State comptroller: Are we doing enough to protect students?
The ‘#Me Too’ campaign taking the country by storm could be applied to at least four recent Tennessee school district cases of sexual misconduct. The Tennessee Comptroller’s Office just released a report examining current sex abuse policies in public schools and his office’s take on the improvements needed to handle the issue.
A popular national news magazine, the comptroller report states, graded Tennessee among the lowest of the low due in large part to accepted hiring practices. The 2016 article looked at how each district went about finding and weeding out those with a criminal history of sexual abuse. The story focused on the ease with which a perpetrator can move, seemingly undetected, from school district to school district.
The Comptroller’s Office of Research and Education Accountability (OREA) looked at policies, practices and state laws to determine areas of risk or weakness.
In particular, OREA looked into the portion of the ‘Every Student Succeeds Act’ that requires states and school districts to insure that no educator be hired from another district who has previously committed sexual misconduct with a student.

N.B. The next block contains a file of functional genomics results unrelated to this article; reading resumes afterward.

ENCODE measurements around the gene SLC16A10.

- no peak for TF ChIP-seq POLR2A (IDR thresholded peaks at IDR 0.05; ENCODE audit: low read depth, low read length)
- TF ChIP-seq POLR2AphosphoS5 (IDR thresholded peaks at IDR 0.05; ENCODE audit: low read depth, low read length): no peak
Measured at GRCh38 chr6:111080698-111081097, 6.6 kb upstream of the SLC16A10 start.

According to the findings, Tennessee has yet to address this requirement.
State schools use criminal history fingerprint background checks, conducted by the Tennessee Bureau of Investigation (TBI), when hiring. Districts are also expected to check the Department of Children’s Services Registry, which lists those substantiated perpetrators of child abuse, severe child abuse, child sexual abuse or child neglect. The Department of Health Registry, handling abuse of ‘vulnerable people,’ and the TBI Sexual Offender Registry are two other agencies schools must use when detecting undesirables. State law prevents districts from hiring any person whose name is on any of these databases.
An internal audit by the Department of Education (DOE) in 2013-14 showed that not all districts were compliant in conducting background checks at the time of hire.